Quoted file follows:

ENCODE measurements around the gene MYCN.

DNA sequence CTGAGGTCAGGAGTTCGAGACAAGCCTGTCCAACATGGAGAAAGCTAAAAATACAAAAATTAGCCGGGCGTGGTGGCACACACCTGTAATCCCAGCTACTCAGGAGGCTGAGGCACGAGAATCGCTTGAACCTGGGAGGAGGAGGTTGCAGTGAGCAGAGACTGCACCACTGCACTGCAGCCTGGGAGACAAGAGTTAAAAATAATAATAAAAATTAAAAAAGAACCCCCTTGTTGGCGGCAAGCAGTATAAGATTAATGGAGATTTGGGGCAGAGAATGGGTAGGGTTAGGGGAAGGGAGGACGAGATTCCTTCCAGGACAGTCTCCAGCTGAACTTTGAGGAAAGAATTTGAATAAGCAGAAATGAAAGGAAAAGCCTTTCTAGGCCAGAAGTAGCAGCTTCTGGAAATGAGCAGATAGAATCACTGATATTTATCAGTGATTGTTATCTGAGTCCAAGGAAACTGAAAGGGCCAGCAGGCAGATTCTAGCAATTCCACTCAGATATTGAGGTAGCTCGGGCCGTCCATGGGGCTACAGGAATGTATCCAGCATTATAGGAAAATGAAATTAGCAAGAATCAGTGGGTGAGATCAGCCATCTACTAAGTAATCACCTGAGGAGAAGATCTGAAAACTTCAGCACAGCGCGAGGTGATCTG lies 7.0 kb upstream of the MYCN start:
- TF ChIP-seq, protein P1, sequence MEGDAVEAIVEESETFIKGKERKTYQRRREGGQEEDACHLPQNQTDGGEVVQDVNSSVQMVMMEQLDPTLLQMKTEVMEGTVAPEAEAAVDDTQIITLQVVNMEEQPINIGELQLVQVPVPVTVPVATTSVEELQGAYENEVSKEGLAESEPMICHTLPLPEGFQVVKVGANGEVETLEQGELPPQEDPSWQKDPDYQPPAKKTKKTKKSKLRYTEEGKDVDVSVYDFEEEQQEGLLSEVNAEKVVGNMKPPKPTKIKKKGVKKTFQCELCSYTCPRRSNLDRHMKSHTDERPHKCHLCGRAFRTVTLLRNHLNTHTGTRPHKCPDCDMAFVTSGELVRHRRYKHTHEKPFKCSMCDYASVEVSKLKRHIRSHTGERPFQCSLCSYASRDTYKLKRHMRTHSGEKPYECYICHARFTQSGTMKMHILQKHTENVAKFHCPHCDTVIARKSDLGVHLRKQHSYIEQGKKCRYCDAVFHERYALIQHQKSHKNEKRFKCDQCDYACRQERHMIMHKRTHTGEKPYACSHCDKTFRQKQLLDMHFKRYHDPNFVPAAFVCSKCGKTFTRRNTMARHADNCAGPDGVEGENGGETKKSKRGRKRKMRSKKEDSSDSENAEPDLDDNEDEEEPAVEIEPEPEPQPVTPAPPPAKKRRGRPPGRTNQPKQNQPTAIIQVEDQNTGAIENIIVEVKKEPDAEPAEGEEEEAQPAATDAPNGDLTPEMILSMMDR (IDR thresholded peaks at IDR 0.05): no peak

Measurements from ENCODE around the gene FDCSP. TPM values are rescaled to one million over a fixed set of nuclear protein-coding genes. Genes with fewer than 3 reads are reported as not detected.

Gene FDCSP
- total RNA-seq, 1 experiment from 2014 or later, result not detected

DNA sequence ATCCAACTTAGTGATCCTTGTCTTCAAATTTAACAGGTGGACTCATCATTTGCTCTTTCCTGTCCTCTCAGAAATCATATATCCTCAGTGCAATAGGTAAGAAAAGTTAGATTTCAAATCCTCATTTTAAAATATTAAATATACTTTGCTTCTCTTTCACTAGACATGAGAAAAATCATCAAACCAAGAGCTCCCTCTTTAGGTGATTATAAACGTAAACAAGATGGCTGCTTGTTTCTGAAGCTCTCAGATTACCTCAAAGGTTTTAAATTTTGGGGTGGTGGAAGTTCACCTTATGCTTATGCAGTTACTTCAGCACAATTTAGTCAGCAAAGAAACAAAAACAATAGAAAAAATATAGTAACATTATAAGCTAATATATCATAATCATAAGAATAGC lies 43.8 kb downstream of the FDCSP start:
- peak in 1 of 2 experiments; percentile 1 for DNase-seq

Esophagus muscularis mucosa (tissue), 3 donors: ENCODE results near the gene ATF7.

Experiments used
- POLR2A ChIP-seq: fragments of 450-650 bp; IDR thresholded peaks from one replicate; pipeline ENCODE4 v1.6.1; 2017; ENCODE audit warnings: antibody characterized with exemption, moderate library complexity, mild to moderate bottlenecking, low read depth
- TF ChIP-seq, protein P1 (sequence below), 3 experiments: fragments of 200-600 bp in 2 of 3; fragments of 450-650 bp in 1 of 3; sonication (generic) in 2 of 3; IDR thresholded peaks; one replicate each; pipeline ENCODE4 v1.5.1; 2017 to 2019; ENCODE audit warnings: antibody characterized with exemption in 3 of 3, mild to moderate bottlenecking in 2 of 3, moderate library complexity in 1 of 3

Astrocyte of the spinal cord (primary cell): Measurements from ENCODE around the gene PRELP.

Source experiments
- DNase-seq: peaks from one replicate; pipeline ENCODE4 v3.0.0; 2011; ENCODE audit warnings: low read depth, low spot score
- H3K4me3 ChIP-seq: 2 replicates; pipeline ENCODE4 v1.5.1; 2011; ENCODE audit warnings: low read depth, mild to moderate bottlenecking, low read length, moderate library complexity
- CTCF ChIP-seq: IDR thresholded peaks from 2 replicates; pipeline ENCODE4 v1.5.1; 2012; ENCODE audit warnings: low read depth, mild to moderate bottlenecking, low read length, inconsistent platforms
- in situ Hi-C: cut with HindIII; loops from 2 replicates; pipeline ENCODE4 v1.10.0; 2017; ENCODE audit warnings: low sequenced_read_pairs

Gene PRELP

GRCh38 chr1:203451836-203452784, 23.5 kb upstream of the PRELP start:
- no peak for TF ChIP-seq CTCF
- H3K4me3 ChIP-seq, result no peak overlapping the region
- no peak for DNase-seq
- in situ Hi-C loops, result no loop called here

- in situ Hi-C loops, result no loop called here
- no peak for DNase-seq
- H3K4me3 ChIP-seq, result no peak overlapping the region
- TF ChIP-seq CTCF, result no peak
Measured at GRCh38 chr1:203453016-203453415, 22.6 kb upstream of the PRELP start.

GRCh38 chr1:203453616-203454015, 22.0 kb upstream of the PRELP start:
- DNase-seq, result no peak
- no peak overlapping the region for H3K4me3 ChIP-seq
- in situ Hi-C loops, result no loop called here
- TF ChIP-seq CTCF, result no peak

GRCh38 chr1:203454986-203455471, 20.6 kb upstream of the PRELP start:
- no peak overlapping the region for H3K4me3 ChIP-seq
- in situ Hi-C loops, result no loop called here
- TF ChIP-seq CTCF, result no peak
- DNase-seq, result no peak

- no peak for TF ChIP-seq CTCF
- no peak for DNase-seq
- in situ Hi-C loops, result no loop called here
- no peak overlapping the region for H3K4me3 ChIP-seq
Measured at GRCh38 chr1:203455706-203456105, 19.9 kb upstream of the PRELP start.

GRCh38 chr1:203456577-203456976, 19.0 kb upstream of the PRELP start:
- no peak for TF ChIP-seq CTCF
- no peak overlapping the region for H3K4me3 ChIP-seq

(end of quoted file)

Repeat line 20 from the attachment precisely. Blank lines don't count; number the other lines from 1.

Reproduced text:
GRCh38 chr1:203451836-203452784, 23.5 kb upstream of the PRELP start: